T20 could oust Test cricket –
GREG CHAPPELL fears competition in Test cricket could shrink to as few as four countries.
The former Australia captain said Thursday that the growth in the Twenty20 game and diminishing public interest in the traditional five-day game could see Test cricket marginalised to the fringes of the sport.
Chappell was a star when Test cricket survived the World Series revolution of the late 1970s. The International Cricket Council recovered from the WSC schism to since expand to include 10 full members and dozens of associate members, but now Tests are under threat again.
“I have a feeling Test cricket is going to reduce in size rather than grow in size,” he told reporters, days after a Marylebone Cricket Club survey confirmed interest in Test cricket was rapidly diminishing in many countries.
“I can see a time when there will be four or five major countries playing Test match cricket.”
Chappell played 87 tests between 1970 and 1984, scoring hundreds in his first and last innings. He hit 24 centuries in Tests, averaging almost 54. His average in 74 one-day internationals was 40. After retiring as a player, he went on to coach in the Australian domestic competition and worked as a consultant coach in Pakistan before a stint as India’s head coach from 2005.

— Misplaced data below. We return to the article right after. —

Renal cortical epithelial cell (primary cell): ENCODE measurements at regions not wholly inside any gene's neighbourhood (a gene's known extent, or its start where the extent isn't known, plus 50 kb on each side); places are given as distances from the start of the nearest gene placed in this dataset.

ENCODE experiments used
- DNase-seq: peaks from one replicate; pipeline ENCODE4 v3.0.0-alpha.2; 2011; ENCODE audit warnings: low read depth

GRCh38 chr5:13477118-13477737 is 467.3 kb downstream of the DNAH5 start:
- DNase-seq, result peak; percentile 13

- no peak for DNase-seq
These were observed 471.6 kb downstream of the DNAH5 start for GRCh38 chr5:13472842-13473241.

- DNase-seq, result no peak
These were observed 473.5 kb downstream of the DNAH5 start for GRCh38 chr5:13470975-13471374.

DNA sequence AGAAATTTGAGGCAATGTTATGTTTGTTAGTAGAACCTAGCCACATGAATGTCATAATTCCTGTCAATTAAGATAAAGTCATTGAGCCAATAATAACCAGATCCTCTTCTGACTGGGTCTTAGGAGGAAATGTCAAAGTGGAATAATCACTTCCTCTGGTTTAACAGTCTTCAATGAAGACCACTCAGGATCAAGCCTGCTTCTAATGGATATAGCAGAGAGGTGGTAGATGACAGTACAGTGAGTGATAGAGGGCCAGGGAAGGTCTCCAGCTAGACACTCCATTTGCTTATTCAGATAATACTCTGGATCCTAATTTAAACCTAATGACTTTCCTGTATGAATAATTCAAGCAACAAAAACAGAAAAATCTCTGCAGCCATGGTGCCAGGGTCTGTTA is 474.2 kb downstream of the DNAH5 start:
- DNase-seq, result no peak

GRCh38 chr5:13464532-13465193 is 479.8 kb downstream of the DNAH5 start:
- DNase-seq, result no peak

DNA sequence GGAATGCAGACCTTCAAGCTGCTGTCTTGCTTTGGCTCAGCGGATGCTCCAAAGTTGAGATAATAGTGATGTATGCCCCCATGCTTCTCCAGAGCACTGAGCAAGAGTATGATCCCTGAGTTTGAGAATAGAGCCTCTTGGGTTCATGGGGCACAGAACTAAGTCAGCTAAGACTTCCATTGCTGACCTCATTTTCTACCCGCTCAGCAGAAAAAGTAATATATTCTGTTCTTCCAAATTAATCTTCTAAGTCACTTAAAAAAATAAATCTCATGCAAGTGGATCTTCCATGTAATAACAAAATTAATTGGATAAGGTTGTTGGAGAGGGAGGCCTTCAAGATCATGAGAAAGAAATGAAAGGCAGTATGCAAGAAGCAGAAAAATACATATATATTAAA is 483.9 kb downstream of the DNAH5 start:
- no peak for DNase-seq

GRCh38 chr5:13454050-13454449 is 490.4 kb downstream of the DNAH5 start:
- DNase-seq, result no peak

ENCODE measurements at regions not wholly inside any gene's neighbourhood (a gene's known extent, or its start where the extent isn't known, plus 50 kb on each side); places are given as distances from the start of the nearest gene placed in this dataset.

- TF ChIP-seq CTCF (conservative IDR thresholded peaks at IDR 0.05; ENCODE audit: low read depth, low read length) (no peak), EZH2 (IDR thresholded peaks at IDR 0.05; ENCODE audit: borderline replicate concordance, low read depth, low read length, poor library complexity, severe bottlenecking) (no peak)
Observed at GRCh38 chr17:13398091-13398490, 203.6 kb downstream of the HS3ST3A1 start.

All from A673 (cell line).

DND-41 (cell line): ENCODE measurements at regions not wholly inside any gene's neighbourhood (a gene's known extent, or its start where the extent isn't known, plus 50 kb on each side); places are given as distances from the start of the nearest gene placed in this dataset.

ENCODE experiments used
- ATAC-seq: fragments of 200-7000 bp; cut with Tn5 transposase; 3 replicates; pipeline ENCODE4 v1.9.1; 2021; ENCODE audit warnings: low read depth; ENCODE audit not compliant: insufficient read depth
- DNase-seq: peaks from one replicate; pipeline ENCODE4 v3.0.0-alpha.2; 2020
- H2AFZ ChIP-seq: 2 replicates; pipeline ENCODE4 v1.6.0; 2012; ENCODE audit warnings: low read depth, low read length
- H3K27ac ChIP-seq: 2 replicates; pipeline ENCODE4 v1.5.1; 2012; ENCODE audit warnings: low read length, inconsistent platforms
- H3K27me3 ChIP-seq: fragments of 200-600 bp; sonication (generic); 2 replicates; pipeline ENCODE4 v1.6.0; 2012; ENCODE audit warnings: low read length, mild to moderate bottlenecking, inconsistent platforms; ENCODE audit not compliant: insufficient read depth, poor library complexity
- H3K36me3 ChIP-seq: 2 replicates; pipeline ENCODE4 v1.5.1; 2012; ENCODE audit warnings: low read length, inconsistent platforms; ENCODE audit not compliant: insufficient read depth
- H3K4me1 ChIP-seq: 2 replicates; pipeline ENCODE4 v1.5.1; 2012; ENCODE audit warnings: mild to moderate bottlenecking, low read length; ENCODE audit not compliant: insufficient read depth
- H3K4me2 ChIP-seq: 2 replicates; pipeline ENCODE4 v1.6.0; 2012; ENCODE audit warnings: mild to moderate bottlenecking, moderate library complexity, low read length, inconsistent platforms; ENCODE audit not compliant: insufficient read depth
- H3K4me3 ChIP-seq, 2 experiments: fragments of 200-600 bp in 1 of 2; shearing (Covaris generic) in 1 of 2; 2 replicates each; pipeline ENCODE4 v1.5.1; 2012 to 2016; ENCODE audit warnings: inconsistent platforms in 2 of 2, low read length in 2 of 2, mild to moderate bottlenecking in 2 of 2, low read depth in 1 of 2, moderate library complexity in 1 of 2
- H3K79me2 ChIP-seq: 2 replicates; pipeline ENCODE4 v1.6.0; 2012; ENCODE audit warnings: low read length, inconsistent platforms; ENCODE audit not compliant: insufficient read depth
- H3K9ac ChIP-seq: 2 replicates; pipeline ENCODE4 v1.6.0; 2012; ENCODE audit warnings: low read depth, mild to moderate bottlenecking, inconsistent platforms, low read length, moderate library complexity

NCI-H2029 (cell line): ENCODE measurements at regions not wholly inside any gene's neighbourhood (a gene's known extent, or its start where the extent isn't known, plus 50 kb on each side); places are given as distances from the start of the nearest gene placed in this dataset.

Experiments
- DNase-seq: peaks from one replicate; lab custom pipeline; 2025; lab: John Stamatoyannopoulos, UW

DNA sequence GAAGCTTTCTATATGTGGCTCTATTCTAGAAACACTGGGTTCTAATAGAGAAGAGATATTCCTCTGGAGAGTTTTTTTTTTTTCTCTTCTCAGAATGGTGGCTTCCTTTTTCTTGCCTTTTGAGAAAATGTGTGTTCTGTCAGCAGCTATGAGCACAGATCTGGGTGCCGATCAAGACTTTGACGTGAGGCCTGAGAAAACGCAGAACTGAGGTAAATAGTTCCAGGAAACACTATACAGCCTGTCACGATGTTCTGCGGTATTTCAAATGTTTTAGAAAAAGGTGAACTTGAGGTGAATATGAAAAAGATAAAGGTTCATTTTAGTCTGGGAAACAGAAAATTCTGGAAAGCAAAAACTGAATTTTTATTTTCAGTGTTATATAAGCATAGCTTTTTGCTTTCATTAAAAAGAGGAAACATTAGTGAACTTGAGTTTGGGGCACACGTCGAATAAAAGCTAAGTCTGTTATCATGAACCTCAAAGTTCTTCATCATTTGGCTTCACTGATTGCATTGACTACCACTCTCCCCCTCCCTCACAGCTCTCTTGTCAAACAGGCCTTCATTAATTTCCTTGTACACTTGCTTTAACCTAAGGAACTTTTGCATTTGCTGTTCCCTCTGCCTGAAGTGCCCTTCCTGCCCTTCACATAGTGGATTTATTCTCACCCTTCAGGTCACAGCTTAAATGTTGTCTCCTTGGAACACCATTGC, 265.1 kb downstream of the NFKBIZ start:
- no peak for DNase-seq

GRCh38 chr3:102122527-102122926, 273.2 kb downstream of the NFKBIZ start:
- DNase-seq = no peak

His family involvement in the sport goes back to his grandfather, Victor Richardson, who played for Australia from 1924-36, while his brothers, Ian and Trevor Chappell, also played for Australia.
Chappell said the diminishing interest in Test cricket was a good reason for administrators to persevere with the 50-over format amid the growing clamour for Twenty20, the shortest form of the international game.
“It’s another reason why 50-over cricket needs to be supported and given a re-think because 50-over cricket could well become the Test cricket of the future for a lot of cricket-playing countries,” he said.
He backed the concept of Test cricket under lights and implementing a meaningful Test championship to bring attention back to the longer format, while also ensuring that every limited-overs series has value.